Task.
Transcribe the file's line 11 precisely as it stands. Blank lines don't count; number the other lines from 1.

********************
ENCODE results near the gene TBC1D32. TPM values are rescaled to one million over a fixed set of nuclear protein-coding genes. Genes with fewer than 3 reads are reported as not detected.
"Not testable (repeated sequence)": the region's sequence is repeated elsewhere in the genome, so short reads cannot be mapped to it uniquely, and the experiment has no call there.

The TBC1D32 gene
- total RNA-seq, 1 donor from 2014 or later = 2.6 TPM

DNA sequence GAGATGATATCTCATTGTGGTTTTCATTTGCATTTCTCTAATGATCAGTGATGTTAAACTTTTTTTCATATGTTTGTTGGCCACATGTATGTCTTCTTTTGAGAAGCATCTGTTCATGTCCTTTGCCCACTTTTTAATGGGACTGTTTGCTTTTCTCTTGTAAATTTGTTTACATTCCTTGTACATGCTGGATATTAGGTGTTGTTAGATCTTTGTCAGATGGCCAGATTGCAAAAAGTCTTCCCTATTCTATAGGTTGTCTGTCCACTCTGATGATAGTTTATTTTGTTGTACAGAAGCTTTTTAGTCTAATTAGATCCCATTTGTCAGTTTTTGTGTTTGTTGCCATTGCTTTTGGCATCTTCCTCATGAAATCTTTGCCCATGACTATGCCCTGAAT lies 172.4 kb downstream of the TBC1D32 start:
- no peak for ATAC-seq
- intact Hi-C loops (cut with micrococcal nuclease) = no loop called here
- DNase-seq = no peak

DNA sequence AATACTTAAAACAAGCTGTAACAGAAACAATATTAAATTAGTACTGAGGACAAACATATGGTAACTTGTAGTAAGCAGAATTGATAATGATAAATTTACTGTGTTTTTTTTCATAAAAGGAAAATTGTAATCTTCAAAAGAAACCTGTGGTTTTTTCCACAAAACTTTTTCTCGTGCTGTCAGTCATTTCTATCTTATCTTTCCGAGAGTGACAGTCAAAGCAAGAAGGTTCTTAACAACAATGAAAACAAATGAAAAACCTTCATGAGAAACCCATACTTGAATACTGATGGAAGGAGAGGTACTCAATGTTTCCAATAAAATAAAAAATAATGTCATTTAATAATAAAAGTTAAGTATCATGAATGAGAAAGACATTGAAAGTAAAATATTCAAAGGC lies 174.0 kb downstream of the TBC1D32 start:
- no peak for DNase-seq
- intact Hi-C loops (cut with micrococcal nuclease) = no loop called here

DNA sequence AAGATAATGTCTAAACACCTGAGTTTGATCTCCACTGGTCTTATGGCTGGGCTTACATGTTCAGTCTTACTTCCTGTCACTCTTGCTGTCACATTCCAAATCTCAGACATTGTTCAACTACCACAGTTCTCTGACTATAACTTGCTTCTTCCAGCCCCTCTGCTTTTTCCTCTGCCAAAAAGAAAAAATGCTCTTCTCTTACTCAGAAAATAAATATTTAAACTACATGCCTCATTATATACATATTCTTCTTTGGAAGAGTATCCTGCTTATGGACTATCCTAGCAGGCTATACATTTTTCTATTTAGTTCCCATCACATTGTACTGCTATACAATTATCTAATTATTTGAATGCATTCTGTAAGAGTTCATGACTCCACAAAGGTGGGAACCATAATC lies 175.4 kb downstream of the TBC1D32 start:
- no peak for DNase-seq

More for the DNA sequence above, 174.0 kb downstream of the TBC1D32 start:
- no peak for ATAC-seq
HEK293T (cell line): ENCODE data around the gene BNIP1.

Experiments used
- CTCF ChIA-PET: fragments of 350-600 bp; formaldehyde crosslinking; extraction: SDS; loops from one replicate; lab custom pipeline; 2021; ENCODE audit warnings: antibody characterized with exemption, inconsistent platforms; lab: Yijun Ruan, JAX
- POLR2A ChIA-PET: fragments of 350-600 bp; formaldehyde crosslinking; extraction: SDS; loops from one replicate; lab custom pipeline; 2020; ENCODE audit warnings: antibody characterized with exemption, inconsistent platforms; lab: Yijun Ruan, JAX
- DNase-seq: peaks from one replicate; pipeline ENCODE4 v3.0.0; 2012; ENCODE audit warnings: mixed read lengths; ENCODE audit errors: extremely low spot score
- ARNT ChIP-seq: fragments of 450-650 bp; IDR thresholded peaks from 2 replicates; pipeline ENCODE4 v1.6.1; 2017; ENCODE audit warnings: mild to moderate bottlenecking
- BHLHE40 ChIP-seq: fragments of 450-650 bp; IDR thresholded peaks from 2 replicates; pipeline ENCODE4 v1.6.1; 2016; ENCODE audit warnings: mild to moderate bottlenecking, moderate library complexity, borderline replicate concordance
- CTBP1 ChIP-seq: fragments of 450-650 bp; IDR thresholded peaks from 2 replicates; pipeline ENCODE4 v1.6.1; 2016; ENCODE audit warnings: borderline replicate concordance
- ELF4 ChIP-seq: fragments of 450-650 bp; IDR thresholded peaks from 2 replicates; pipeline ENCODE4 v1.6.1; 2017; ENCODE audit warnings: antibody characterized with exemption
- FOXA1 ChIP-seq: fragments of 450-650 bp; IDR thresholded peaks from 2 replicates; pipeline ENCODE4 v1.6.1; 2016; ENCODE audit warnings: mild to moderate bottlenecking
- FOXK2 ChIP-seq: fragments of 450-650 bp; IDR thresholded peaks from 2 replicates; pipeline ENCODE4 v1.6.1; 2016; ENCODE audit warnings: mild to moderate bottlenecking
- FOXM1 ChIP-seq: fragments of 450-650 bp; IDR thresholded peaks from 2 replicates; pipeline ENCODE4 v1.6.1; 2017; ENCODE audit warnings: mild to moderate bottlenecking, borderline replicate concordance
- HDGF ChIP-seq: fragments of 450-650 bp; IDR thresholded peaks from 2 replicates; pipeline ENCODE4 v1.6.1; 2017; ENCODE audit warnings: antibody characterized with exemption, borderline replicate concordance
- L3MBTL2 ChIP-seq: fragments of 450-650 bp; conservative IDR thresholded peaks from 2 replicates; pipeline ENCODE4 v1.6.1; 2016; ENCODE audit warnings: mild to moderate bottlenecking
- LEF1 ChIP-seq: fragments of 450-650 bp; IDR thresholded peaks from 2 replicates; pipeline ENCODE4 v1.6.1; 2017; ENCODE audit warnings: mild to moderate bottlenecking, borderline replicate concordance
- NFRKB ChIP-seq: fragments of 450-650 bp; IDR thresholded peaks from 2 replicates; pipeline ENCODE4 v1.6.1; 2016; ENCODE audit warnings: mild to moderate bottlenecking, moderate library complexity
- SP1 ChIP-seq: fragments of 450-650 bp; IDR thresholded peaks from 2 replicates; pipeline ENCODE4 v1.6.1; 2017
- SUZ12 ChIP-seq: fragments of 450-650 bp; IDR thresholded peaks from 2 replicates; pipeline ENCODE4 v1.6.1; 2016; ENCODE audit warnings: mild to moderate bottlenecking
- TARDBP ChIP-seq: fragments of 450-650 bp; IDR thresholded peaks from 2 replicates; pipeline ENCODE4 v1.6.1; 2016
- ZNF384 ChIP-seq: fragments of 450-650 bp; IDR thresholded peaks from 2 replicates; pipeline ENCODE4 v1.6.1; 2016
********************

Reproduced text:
- intact Hi-C loops (cut with micrococcal nuclease) = no loop called here